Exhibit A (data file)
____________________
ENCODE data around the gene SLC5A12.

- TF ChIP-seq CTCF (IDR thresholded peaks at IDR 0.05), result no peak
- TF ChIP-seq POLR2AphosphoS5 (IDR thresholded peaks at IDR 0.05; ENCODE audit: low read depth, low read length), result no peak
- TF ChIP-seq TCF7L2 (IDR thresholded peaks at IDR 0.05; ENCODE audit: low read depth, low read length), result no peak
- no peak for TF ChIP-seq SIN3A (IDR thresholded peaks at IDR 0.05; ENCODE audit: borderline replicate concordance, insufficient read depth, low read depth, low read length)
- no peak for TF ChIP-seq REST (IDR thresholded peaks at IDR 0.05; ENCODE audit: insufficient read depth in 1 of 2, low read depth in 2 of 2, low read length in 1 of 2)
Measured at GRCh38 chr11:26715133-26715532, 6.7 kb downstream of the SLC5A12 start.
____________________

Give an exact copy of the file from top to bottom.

ENCODE data around the gene SLC5A12.

- TF ChIP-seq CTCF (IDR thresholded peaks at IDR 0.05), result no peak
- TF ChIP-seq POLR2AphosphoS5 (IDR thresholded peaks at IDR 0.05; ENCODE audit: low read depth, low read length), result no peak
- TF ChIP-seq TCF7L2 (IDR thresholded peaks at IDR 0.05; ENCODE audit: low read depth, low read length), result no peak
- no peak for TF ChIP-seq SIN3A (IDR thresholded peaks at IDR 0.05; ENCODE audit: borderline replicate concordance, insufficient read depth, low read depth, low read length)
- no peak for TF ChIP-seq REST (IDR thresholded peaks at IDR 0.05; ENCODE audit: insufficient read depth in 1 of 2, low read depth in 2 of 2, low read length in 1 of 2)
Measured at GRCh38 chr11:26715133-26715532, 6.7 kb downstream of the SLC5A12 start.